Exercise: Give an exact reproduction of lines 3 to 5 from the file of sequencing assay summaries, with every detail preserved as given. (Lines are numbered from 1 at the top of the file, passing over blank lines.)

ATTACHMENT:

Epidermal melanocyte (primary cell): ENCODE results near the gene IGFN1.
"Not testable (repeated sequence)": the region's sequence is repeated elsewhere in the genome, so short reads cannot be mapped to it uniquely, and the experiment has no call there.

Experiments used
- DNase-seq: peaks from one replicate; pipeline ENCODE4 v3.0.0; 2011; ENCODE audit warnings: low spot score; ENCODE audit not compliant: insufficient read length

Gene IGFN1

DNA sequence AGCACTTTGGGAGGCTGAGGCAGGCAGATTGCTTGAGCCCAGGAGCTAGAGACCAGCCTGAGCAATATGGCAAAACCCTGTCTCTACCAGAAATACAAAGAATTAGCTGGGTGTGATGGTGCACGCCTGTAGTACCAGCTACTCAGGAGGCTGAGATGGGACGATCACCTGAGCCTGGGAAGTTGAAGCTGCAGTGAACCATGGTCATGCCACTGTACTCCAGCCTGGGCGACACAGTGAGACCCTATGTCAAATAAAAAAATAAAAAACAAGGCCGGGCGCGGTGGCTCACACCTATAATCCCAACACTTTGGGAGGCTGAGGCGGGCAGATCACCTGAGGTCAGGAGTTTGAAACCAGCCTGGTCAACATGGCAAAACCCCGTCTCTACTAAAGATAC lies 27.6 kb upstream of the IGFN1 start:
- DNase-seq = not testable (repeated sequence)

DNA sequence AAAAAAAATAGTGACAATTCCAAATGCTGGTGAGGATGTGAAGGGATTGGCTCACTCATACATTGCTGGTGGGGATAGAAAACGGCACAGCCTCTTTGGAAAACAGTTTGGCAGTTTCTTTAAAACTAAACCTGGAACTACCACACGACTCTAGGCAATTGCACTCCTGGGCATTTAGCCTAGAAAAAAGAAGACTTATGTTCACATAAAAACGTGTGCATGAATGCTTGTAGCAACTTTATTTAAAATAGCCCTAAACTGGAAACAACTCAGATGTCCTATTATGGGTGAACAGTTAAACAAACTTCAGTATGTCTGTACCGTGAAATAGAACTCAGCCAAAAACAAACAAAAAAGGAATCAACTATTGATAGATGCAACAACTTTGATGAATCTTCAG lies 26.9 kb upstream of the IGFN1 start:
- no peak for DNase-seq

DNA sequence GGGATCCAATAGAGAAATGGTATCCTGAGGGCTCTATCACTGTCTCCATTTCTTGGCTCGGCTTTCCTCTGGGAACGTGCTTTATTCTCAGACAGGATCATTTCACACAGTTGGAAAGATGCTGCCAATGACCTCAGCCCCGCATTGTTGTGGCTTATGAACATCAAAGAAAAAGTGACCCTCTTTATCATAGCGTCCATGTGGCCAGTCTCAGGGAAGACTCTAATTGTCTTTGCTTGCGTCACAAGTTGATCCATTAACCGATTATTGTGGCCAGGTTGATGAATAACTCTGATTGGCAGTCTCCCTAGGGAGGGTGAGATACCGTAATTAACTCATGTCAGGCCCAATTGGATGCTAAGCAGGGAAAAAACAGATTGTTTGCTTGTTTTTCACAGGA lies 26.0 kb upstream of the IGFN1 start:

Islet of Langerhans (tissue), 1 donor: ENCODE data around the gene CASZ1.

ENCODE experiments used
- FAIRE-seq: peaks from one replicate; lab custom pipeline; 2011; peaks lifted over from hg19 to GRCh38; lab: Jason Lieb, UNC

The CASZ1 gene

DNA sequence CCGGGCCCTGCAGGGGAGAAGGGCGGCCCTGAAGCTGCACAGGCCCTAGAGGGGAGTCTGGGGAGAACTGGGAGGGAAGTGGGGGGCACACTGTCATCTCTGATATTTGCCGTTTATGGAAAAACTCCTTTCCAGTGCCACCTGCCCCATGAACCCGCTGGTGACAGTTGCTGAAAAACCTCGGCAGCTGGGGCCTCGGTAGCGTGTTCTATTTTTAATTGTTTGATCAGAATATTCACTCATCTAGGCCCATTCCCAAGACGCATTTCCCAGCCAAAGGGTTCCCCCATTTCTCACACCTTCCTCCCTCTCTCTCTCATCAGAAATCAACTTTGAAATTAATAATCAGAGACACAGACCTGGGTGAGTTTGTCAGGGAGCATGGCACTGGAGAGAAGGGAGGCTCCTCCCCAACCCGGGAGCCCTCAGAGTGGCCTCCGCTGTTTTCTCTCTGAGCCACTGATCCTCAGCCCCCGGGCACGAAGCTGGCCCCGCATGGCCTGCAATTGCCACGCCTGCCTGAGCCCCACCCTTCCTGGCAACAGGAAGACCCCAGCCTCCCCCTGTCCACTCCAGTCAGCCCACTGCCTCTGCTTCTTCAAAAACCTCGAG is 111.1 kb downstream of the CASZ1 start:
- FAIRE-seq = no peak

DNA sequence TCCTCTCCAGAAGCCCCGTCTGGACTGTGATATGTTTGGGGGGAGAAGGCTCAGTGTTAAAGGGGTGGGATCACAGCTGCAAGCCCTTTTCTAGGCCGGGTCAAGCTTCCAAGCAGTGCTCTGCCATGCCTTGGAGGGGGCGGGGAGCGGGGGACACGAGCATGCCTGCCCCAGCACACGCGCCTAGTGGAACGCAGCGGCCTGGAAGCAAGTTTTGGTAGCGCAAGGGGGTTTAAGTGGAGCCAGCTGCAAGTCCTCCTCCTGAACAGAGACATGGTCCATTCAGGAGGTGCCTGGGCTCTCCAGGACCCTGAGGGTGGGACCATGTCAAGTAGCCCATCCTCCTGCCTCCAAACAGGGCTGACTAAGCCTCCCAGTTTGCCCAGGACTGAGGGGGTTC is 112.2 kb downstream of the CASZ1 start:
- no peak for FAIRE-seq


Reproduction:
Experiments used
- DNase-seq: peaks from one replicate; pipeline ENCODE4 v3.0.0; 2011; ENCODE audit warnings: low spot score; ENCODE audit not compliant: insufficient read length

Gene IGFN1